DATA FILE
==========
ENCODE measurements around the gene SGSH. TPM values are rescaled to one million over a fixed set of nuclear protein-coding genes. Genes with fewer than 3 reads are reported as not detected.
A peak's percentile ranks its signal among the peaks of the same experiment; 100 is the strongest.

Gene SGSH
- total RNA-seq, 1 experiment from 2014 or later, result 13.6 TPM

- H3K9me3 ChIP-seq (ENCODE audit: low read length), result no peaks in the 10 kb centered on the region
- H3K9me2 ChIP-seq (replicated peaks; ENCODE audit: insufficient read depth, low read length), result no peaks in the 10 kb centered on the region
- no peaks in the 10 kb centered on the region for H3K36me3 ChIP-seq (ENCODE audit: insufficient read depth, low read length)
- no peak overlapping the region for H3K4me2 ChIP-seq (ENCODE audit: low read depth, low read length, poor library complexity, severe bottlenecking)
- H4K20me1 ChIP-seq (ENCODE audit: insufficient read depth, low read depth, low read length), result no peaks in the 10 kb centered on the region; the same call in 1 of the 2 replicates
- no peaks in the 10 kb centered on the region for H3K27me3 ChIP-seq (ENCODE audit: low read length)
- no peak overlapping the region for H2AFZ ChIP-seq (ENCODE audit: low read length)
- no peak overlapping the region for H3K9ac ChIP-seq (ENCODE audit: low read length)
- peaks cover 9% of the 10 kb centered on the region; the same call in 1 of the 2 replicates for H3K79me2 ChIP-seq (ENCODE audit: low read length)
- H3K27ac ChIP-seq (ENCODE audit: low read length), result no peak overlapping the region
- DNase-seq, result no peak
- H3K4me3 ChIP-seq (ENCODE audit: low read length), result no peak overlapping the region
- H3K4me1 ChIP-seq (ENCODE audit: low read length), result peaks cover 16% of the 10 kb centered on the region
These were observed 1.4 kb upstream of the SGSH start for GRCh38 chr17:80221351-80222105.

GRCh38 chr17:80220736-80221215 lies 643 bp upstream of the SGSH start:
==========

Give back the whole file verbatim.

ENCODE measurements around the gene SGSH. TPM values are rescaled to one million over a fixed set of nuclear protein-coding genes. Genes with fewer than 3 reads are reported as not detected.
A peak's percentile ranks its signal among the peaks of the same experiment; 100 is the strongest.

Gene SGSH
- total RNA-seq, 1 experiment from 2014 or later, result 13.6 TPM

- H3K9me3 ChIP-seq (ENCODE audit: low read length), result no peaks in the 10 kb centered on the region
- H3K9me2 ChIP-seq (replicated peaks; ENCODE audit: insufficient read depth, low read length), result no peaks in the 10 kb centered on the region
- no peaks in the 10 kb centered on the region for H3K36me3 ChIP-seq (ENCODE audit: insufficient read depth, low read length)
- no peak overlapping the region for H3K4me2 ChIP-seq (ENCODE audit: low read depth, low read length, poor library complexity, severe bottlenecking)
- H4K20me1 ChIP-seq (ENCODE audit: insufficient read depth, low read depth, low read length), result no peaks in the 10 kb centered on the region; the same call in 1 of the 2 replicates
- no peaks in the 10 kb centered on the region for H3K27me3 ChIP-seq (ENCODE audit: low read length)
- no peak overlapping the region for H2AFZ ChIP-seq (ENCODE audit: low read length)
- no peak overlapping the region for H3K9ac ChIP-seq (ENCODE audit: low read length)
- peaks cover 9% of the 10 kb centered on the region; the same call in 1 of the 2 replicates for H3K79me2 ChIP-seq (ENCODE audit: low read length)
- H3K27ac ChIP-seq (ENCODE audit: low read length), result no peak overlapping the region
- DNase-seq, result no peak
- H3K4me3 ChIP-seq (ENCODE audit: low read length), result no peak overlapping the region
- H3K4me1 ChIP-seq (ENCODE audit: low read length), result peaks cover 16% of the 10 kb centered on the region
These were observed 1.4 kb upstream of the SGSH start for GRCh38 chr17:80221351-80222105.

GRCh38 chr17:80220736-80221215 lies 643 bp upstream of the SGSH start: